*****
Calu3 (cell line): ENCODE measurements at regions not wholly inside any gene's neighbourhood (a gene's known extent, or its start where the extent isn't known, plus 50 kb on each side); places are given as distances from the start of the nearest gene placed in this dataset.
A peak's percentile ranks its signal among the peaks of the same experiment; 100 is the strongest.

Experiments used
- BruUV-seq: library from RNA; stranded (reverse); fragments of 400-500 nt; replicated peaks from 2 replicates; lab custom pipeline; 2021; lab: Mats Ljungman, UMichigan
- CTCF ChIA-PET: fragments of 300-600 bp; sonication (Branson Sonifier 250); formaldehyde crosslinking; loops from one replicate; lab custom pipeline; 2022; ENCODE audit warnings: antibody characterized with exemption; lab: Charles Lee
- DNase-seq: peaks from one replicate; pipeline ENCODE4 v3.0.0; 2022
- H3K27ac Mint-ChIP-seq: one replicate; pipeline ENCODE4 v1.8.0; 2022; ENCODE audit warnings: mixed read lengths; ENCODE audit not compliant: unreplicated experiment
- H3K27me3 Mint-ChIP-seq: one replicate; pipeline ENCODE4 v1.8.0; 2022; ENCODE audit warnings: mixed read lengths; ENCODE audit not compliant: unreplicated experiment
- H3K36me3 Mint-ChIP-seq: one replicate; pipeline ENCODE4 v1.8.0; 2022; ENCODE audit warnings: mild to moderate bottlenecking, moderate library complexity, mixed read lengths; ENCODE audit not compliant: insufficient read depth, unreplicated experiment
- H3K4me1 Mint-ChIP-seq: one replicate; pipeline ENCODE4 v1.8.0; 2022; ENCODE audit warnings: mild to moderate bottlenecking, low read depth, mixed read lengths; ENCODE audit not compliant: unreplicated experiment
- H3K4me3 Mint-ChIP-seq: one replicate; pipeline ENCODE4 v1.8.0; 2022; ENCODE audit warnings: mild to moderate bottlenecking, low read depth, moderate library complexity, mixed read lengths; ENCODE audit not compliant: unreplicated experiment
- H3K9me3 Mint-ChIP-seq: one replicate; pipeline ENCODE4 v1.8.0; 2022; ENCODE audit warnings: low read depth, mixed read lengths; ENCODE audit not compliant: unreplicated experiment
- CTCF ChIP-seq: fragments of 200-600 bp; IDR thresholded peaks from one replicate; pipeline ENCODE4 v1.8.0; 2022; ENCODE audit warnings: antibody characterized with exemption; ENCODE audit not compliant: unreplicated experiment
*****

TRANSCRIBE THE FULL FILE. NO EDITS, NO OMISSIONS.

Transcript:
Calu3 (cell line): ENCODE measurements at regions not wholly inside any gene's neighbourhood (a gene's known extent, or its start where the extent isn't known, plus 50 kb on each side); places are given as distances from the start of the nearest gene placed in this dataset.
A peak's percentile ranks its signal among the peaks of the same experiment; 100 is the strongest.

Experiments used
- BruUV-seq: library from RNA; stranded (reverse); fragments of 400-500 nt; replicated peaks from 2 replicates; lab custom pipeline; 2021; lab: Mats Ljungman, UMichigan
- CTCF ChIA-PET: fragments of 300-600 bp; sonication (Branson Sonifier 250); formaldehyde crosslinking; loops from one replicate; lab custom pipeline; 2022; ENCODE audit warnings: antibody characterized with exemption; lab: Charles Lee
- DNase-seq: peaks from one replicate; pipeline ENCODE4 v3.0.0; 2022
- H3K27ac Mint-ChIP-seq: one replicate; pipeline ENCODE4 v1.8.0; 2022; ENCODE audit warnings: mixed read lengths; ENCODE audit not compliant: unreplicated experiment
- H3K27me3 Mint-ChIP-seq: one replicate; pipeline ENCODE4 v1.8.0; 2022; ENCODE audit warnings: mixed read lengths; ENCODE audit not compliant: unreplicated experiment
- H3K36me3 Mint-ChIP-seq: one replicate; pipeline ENCODE4 v1.8.0; 2022; ENCODE audit warnings: mild to moderate bottlenecking, moderate library complexity, mixed read lengths; ENCODE audit not compliant: insufficient read depth, unreplicated experiment
- H3K4me1 Mint-ChIP-seq: one replicate; pipeline ENCODE4 v1.8.0; 2022; ENCODE audit warnings: mild to moderate bottlenecking, low read depth, mixed read lengths; ENCODE audit not compliant: unreplicated experiment
- H3K4me3 Mint-ChIP-seq: one replicate; pipeline ENCODE4 v1.8.0; 2022; ENCODE audit warnings: mild to moderate bottlenecking, low read depth, moderate library complexity, mixed read lengths; ENCODE audit not compliant: unreplicated experiment
- H3K9me3 Mint-ChIP-seq: one replicate; pipeline ENCODE4 v1.8.0; 2022; ENCODE audit warnings: low read depth, mixed read lengths; ENCODE audit not compliant: unreplicated experiment
- CTCF ChIP-seq: fragments of 200-600 bp; IDR thresholded peaks from one replicate; pipeline ENCODE4 v1.8.0; 2022; ENCODE audit warnings: antibody characterized with exemption; ENCODE audit not compliant: unreplicated experiment